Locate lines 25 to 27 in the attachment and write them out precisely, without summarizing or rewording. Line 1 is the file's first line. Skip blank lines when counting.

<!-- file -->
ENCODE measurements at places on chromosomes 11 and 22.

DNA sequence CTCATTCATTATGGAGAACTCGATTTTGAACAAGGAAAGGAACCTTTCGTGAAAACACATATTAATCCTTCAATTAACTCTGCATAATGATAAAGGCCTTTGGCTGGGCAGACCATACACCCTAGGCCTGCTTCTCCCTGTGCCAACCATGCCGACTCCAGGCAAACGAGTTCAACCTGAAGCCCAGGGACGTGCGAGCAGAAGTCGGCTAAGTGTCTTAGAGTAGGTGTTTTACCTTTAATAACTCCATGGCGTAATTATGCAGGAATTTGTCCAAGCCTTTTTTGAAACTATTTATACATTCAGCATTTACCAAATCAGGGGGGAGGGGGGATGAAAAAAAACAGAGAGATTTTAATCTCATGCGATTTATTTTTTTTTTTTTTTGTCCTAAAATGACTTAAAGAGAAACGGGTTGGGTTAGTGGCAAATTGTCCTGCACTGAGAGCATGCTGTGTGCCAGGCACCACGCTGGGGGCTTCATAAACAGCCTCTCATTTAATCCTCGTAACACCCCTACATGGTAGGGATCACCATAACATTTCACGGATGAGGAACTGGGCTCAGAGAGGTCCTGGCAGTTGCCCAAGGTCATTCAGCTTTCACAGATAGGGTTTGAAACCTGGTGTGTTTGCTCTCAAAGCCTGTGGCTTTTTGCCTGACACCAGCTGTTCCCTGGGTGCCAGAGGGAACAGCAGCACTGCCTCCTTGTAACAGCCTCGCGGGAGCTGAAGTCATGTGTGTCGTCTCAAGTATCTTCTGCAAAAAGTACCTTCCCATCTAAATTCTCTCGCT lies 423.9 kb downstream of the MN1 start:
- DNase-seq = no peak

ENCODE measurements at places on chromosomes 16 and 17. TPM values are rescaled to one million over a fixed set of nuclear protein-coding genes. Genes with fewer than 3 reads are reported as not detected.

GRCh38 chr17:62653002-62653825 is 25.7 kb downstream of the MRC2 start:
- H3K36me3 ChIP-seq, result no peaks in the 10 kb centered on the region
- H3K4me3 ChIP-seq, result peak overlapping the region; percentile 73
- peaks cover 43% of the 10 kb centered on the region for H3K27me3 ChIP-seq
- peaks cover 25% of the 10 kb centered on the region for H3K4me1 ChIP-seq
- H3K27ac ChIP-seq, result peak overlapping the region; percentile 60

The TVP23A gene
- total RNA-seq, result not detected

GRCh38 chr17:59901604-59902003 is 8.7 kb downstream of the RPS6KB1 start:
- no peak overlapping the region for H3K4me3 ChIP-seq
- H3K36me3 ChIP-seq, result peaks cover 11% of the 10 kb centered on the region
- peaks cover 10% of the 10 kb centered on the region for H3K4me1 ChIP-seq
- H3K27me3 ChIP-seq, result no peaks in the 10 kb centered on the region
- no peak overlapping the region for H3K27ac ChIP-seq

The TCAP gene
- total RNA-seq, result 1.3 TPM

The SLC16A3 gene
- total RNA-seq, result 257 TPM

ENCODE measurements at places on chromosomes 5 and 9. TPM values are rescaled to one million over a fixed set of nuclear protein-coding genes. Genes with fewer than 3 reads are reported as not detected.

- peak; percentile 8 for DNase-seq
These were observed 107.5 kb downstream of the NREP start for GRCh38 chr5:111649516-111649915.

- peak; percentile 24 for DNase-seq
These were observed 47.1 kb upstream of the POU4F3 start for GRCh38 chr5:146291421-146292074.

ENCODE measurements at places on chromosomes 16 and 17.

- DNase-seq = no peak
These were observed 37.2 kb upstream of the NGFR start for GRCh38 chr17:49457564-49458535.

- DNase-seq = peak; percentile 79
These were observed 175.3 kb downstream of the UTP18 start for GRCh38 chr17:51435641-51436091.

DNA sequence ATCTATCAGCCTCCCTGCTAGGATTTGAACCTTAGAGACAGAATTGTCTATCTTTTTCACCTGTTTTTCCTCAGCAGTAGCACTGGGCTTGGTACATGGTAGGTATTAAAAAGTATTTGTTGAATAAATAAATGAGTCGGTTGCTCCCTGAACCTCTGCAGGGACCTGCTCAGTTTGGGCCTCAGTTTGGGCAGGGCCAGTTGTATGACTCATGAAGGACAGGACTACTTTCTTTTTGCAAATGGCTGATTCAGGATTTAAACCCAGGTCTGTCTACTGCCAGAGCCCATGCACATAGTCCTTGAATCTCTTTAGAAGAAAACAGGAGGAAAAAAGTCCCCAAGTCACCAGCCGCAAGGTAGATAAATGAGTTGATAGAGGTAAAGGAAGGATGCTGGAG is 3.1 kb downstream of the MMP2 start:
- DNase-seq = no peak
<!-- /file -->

These were observed 107.5 kb downstream of the NREP start for GRCh38 chr5:111649516-111649915.

- peak; percentile 24 for DNase-seq
These were observed 47.1 kb upstream of the POU4F3 start for GRCh38 chr5:146291421-146292074.